Genetic engineering is an umbrella term that can cover a wide range of ways ofchanging the genetic material — the DNA code — in a living organism. This codecontains all the information, stored in a long chain chemical molecule, whichdetermines the nature of the organism. Apart from identical twins, geneticmake-up is unique to each individual. Individual genes are particular sectionsof this chain, spaced out along it, which determine the characteristics andfunctions of our body. Defects of individual genes can cause a malfunction inthe metabolism of the body, and are the roots of many genetic diseases. Ina sense, man has been using genetic engineering for thousands of years.Order now
Weweren’t changing DNA molecules directly, but we were guiding the selection ofgenes. For example the domestication of plants and animals. Recombinant DNAtechnology is the newest form of genetic engineering, which involves themanipulation of DNA on the molecular level. This is a totally new process basedon the science of molecular biology, a relatively new science only forty yearsold. It represents a major increase in our ability to improve life.
But anegative aspect is that it changes the forms of life we know of, possiblydamaging our environment It has been known for some time that geneticinformation can be transferred between micro-organisms. This is process it donevia plasmids (small circular rings of DNA) or phages (bacterial viruses). Bothof these are termed vectors, this is because of their ability to move geneticmaterial. In general this is limited to simpler species of bacteria. nevertheless, this can restriction can be overcome with the use of geneticengineering because it allows the introduction of any gene.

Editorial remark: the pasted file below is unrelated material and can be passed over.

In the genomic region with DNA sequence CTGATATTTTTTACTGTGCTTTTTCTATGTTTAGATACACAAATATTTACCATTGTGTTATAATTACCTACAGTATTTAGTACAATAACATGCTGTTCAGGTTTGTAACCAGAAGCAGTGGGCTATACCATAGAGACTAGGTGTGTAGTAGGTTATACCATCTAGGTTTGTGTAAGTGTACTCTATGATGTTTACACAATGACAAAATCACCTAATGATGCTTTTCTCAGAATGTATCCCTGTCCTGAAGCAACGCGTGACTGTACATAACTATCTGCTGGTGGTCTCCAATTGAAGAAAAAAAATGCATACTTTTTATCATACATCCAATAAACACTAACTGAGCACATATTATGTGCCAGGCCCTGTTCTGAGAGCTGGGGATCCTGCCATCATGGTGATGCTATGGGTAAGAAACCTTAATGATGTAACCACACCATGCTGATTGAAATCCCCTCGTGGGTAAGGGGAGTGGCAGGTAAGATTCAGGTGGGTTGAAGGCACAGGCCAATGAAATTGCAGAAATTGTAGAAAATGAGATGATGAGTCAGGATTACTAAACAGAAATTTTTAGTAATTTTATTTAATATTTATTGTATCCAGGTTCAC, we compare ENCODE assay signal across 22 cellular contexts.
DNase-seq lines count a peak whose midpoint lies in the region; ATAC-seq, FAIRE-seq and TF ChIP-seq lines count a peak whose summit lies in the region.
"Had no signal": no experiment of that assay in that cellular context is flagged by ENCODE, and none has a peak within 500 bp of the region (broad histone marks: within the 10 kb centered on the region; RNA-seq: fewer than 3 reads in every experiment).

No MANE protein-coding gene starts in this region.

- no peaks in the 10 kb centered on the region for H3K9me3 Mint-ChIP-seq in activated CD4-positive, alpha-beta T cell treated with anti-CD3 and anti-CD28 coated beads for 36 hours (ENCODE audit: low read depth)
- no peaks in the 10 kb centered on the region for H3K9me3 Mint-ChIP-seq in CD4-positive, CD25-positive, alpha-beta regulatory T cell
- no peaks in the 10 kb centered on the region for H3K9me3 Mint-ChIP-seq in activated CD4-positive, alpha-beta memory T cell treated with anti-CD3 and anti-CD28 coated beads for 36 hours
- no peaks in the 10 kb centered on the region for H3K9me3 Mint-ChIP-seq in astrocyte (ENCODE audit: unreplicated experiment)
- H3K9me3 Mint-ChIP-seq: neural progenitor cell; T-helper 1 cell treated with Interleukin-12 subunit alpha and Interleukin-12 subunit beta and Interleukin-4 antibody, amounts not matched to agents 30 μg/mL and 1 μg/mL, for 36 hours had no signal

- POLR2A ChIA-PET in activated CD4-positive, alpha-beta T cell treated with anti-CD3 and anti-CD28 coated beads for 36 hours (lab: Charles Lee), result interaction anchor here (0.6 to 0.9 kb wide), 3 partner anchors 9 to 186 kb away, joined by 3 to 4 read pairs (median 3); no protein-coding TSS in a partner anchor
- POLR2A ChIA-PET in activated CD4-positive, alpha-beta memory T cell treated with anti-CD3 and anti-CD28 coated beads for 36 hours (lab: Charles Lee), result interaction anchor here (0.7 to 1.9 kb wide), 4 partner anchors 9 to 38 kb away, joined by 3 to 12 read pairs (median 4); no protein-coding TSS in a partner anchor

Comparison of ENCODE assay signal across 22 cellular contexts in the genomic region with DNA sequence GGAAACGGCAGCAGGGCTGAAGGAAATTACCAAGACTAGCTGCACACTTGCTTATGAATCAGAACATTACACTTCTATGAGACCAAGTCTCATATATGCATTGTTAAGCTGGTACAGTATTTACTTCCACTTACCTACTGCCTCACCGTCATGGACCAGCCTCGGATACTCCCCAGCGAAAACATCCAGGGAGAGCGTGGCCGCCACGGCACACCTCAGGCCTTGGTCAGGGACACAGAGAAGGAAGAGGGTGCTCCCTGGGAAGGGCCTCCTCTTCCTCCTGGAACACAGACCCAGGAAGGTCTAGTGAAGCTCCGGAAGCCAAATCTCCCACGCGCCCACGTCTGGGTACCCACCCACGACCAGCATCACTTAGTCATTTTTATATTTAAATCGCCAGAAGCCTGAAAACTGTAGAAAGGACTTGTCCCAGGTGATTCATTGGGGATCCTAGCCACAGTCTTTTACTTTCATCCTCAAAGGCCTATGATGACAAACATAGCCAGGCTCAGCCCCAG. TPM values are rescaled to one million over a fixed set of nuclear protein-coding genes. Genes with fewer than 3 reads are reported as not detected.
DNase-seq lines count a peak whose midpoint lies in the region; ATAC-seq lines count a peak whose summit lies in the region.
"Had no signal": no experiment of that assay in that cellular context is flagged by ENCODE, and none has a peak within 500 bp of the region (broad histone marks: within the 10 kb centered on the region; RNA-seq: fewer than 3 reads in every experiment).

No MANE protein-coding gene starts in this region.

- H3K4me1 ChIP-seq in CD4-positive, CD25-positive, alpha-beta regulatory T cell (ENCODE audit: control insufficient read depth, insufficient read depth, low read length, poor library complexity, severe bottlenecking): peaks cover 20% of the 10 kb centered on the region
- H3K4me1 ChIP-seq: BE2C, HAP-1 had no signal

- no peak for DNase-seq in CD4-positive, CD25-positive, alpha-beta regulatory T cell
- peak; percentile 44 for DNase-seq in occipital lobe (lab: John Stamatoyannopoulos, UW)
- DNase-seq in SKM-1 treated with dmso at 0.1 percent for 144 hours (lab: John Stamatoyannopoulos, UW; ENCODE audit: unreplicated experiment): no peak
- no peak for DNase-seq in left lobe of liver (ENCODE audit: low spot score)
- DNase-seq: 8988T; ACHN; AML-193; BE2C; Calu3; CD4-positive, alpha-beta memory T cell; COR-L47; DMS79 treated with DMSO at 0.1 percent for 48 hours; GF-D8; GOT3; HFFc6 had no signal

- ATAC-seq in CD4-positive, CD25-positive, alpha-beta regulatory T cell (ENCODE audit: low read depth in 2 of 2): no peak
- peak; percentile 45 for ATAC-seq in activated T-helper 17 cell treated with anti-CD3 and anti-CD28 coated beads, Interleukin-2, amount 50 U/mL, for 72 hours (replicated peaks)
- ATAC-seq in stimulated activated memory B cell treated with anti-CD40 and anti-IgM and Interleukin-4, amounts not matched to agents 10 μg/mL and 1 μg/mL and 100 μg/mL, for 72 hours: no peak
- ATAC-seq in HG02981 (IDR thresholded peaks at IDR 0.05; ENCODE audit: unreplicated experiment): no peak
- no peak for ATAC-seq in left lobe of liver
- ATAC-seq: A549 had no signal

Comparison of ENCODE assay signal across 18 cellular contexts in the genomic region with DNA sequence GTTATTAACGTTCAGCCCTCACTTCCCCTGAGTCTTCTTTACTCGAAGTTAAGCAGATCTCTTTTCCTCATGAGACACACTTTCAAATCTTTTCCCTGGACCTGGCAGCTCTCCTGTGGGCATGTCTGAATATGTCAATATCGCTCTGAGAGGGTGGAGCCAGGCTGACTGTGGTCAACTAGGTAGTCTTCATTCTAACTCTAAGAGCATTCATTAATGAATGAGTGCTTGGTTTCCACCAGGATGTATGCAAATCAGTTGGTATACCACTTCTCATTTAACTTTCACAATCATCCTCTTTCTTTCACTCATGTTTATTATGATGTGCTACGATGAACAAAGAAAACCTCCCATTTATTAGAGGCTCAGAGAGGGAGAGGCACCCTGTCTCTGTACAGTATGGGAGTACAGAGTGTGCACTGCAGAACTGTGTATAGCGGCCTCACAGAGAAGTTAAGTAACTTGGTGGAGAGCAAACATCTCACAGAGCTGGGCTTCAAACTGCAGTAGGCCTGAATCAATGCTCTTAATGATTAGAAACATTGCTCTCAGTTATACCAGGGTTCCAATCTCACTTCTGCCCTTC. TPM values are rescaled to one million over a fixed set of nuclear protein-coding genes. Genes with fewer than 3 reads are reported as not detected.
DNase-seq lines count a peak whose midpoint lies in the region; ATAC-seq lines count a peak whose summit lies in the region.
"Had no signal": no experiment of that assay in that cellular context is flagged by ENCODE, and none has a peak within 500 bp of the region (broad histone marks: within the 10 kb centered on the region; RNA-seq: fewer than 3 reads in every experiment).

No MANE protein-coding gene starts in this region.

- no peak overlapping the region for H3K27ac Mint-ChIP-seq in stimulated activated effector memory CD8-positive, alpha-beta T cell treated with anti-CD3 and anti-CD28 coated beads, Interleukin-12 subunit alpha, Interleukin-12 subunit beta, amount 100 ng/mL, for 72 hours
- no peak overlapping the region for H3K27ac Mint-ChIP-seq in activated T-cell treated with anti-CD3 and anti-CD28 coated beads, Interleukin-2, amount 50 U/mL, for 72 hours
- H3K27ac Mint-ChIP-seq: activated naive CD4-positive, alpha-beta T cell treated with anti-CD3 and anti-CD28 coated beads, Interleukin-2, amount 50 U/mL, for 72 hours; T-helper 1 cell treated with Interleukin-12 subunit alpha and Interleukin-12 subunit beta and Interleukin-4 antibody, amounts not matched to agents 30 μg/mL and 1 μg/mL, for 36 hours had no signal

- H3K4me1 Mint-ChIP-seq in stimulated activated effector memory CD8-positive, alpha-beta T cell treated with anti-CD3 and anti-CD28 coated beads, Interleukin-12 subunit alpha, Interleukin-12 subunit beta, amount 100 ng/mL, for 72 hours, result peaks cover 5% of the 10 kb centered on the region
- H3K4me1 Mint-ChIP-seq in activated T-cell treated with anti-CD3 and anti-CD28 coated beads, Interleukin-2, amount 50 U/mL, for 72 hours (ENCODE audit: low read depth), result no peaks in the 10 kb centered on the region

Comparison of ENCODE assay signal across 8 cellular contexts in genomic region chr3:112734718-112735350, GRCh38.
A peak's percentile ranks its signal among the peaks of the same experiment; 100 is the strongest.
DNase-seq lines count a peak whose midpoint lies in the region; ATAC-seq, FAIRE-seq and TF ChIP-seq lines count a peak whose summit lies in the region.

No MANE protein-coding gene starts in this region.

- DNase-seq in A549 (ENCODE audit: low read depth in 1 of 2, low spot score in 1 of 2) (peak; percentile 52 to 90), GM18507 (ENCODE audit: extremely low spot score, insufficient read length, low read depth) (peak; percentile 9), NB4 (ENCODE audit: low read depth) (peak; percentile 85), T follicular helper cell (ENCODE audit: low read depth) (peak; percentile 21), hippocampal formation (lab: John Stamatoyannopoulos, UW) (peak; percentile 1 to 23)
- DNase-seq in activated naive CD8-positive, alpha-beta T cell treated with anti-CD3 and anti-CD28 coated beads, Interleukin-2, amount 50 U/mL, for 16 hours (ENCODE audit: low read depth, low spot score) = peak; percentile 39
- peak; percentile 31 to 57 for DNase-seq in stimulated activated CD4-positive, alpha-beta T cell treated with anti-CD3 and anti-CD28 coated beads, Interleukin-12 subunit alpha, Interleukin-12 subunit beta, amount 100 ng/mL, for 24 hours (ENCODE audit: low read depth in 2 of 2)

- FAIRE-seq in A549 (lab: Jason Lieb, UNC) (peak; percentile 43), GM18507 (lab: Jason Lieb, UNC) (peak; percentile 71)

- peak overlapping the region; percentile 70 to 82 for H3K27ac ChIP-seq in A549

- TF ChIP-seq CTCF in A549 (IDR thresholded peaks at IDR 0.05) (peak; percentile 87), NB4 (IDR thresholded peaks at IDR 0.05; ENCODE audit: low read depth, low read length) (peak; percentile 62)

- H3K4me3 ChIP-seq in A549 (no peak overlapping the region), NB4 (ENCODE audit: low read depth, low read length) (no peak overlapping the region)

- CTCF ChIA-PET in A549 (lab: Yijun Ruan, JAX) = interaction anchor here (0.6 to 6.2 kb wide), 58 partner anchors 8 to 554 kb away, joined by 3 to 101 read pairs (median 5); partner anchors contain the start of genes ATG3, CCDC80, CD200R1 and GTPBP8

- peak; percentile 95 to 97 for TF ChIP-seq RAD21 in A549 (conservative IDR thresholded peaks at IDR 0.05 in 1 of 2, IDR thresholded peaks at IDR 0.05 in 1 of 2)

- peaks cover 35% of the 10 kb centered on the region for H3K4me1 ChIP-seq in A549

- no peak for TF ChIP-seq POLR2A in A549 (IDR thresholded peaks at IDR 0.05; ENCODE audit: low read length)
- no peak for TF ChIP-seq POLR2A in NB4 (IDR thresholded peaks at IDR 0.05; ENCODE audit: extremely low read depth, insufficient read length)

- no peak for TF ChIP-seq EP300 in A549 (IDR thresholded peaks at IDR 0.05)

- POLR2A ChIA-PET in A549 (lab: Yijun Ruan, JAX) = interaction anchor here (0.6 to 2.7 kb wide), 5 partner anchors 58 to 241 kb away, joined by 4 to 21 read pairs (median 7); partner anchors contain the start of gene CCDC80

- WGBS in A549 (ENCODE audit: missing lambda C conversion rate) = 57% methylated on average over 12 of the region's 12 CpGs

While geneticengineering is beginning to be used to produce enzymes, the technology itselfalso depends on the harnessing of enzymes, which are available in nature. In theearly 1970s Herbert Boyer, working at the University of California HealthScience Centre in San Francisco, and Stanley Cohen at Stanford University foundthat it was possible to insert into bacteria genes they had removed from otherbacteria. First they learned the trick of breaking down the DNA of a donororganism into manageable fragments. Second, they discovered how to place suchgenes into a vector, which they used to ferry the fragments of DNA intorecipient bacteria. Once inside its new host, a transported gene divided as thecell divided, leading to a clone of cells, each containing exact copies of thegene.
This technique became known as gene cloning, and was followed by theselection of recipient cells containing the desired gene. The enzymes used forcleaving out the DNA pieces act in a highly specific way. Genes can, therefore,be removed and transferred from one organism to another with extraordinaryprecision. Such manoeuvres contrast sharply with the much less predictable genetransfers that occur in nature.
By mobilising pieces of DNA in this way(including copies of human genes), genetic engineers are now fabricatinggenetically modified microbes for a wide range of applications in industry,medicine and agriculture. The underlying idea of transferring genes betweencells is quickly explained. However the actual practice is an extremelycomplicated process. The scale of the problem can be gauged from theastronomical numbers involved: the DNA of even the simplest bacterium contains4,800,00 pairs of bases. But there is only one copy of each gene in each cell.
First, restriction enzymes are used to snip the DNA into smaller pieces, eachcontaining one or just a few genes. These enzymes cut DNA in very precise ways. They recognise particular stretches of bases (termed recognition sequences) andsnip each strand of the double helix at a particular place. Whenever therecognition sequence appears in the long DNA chain, the enzyme makes a cut.
Whenever the same enzymes are used to break up a certain piece of DNA, theyalways produce the same set of fragments. The cuts produce pieces of doublehelix with short stretches of single stranded DNA at each end. These are know assticky ends. If the enzyme is allowed to act for a limited time, it may not havea chance to attack all the recognition sequences in the chain.
This will resultin longer fragments. As in natural DNA replication, bases have an inherentpropensity to join up with their partners A with T, for example, and G with C. So too with sticky ends. For example, the sequence TTAA will tend tore-associate with AATT. Genetic engineers use another type .